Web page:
The First Thing People Would Do If They Won The Lottery
October 23, 2018
The country is going lottery crazy thanks to a $1.6-billion Mega Millions jackpot up for grabs, and we bet there are plenty of people out there already thinking about what they would do with the money if they won. But, according to a new survey, the one thing most Americans would do if they won may actually surprise you.
A poll by TD Ameritrade finds that the thing most people would do if they won the lottery is share it with other people (33%), followed by saving and investing in the future (21%). And while you’d think most people’s first move would be to quit their job, only 9% of people said that’s what they’d run and do (liars).
Of course, not every generation has the same thoughts. When it comes to Millennials, save and invest in the future and get out of debt is the top thing they’d do, and then they’d quit their job. They are also more likely to keep the money for themselves, with sharing with others ranking sixth.
And while previous research suggests that money won’t necessarily buy you happiness, folks don’t necessarily see it that way. In fact, 80% of people in the poll believe that winning the lottery would improve their lives.
Most Americans Delay Going To The Doctor
October 23, 2018
While there are some hypochondriacs who probably head to the doctor with ever sneeze or ache they suffer, it turns out most Americans aren’t so quick to seek professional help with something that ails them.
According to a new survey, 60% of Americans have put off going to the doctor. In fact, the average person will wait up to 11 months between the time they realize they have a medical issue and when they go to seek care. As for why folks stay away, sadly, 51% say it’s due to financial concerns, while 42% simply don’t believe their condition is serious enough and 30% chalk it up to just being too busy.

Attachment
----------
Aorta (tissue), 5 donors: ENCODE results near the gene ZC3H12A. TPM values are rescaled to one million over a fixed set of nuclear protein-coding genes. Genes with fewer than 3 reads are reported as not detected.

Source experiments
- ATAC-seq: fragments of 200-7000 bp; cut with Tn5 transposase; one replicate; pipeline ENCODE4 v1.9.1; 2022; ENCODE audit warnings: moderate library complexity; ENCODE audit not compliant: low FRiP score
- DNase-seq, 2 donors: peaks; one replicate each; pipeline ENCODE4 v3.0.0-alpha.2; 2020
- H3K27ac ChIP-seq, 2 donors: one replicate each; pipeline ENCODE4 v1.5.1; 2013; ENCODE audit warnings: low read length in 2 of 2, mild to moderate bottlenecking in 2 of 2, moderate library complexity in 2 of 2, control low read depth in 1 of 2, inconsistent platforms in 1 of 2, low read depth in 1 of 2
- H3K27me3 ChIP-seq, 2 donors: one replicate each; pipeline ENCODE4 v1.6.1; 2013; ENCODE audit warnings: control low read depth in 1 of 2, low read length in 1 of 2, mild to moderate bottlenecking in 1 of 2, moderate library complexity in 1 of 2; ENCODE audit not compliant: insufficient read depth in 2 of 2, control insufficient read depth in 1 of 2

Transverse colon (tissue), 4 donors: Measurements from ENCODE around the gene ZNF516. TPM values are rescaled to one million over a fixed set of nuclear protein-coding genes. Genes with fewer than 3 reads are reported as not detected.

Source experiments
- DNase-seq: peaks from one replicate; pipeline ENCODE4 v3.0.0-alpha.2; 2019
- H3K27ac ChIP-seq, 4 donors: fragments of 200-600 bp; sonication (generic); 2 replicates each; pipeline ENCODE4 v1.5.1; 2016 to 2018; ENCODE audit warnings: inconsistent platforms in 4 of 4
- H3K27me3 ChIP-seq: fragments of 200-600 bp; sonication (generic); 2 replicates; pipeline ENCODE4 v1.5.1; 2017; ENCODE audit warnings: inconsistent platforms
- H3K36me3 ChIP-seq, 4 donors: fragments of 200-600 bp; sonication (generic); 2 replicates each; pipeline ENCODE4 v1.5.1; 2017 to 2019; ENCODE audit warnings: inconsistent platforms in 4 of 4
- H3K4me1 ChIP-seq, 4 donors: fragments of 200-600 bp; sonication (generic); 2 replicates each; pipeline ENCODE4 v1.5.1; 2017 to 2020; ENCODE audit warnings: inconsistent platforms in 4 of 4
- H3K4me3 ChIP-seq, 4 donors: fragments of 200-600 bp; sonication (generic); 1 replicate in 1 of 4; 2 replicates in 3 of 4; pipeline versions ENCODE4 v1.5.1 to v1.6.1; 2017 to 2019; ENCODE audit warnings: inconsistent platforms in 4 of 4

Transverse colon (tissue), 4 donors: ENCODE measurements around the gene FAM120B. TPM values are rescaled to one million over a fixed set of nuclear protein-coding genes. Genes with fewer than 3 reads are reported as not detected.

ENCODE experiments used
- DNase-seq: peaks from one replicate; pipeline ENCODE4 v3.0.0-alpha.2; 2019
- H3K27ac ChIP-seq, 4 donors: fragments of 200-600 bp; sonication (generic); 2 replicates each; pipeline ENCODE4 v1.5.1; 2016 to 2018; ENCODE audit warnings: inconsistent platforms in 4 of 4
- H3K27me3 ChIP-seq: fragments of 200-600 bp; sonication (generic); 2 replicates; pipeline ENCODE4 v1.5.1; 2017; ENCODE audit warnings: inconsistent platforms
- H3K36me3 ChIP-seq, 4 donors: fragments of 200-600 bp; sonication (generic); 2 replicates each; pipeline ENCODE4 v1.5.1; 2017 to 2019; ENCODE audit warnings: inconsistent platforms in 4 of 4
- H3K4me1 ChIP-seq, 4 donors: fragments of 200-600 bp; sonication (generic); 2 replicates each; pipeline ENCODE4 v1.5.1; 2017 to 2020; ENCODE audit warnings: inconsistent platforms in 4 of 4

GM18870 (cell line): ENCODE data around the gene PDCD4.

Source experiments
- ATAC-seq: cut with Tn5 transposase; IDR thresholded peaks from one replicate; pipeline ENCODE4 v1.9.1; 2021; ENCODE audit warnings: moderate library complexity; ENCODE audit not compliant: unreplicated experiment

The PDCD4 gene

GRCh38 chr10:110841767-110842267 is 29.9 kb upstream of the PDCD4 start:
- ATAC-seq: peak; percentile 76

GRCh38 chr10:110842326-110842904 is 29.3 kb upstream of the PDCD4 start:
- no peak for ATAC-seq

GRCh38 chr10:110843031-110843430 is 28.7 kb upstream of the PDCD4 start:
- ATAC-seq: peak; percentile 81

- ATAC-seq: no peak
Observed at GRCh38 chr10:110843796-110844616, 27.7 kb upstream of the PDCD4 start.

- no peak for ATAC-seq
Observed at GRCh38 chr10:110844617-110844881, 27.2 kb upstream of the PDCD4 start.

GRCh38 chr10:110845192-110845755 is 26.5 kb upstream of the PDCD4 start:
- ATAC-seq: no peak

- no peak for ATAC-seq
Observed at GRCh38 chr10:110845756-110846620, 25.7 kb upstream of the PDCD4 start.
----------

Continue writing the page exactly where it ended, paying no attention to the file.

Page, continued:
Meanwhile, the conditions folks are most likely not to seek care for include general aches and pains, followed by a sprain or insomnia.
Top Ten Things People Are Least Likely To Seek Medical Attention For
- General aches and pains
- Insomnia/sleep problems
- Ringing Ears
- Back pain
- Infected cut
- Hearing loss
- Continuous headaches
Source: SWNS Digital
Childcare Is Officially Unaffordable Across The U.S.
October 23, 2018
It’s no secret that it having a baby isn’t exactly cheap, and that’s particularly true when it comes to child care. Unless you can afford to stay home with your kid, or have parents or in-laws willing to watch them when you are at work, it’s going to cost you.
So when it comes to childcare, just how bad is it really? Well, a new report by Child Care Aware of America finds that the cost of child care is basically unaffordable in all 50 states and the District of Columbia. More specifically, the cost of center-based infant care is 27% higher than the median household income for single working parents.
What’s more, in 35 states and DC, child care fees for two children in 2017 was more than most people’s mortgage payments, and in 28 states and DC the cost of center-based care for an infant was more than a year of tuition at a four-year public college.
- Of course, child care costs are more expensive in some states than others. The report finds the least affordable state for center-base care for toddlers is Massachusetts, while for infants it’s California. The other most unaffordable states for both infants and toddlers include Utah, Oregon, Minnesota, New York, Washington and Hawaii.
Source: Child Care Aware
Americans Still Aren’t Saving Money
October 23, 2018
Experts are always telling people they should have some money in the bank for emergencies, but it appears as though no matter how many times folks hear they warnings there are still plenty of people who aren't listening.
According to a new GoBankingRates survey, 58% of Americans have less than $1,000 in their savings account, with 32% having absolutely no savings at all. Unfortunately, this is actually a decline over last year, when 57% of people said they had less than $1,000 in their savings.
It’s probably not much of a surprise but the older you are, the more likely you’ll have money in your savings account, although Millennials aren’t doing a completely terrible job. In fact, young Millennials have the smallest percentage of folks without savings, 26%, other than those over 65. Those in Gen X actually are the worst when it comes to savings with 37% of those 35 to 44 and 62% of those 45 to 54 having no savings at all.
As for what is preventing most folks from putting money away, the top responses include:
- I’m living paycheck-to-paycheck (31%)
- I have a low salary (23%)
- I have a high cost of living (18%)
- I have too much debt (14%)
- I don’t have a savings account (7%)
- I forget to put money into savings (7%)
- ONE MORE THING! For those with savings, the main thing they are saving that money for is retirement (29%), followed by a home (27%) and a vacation (20%).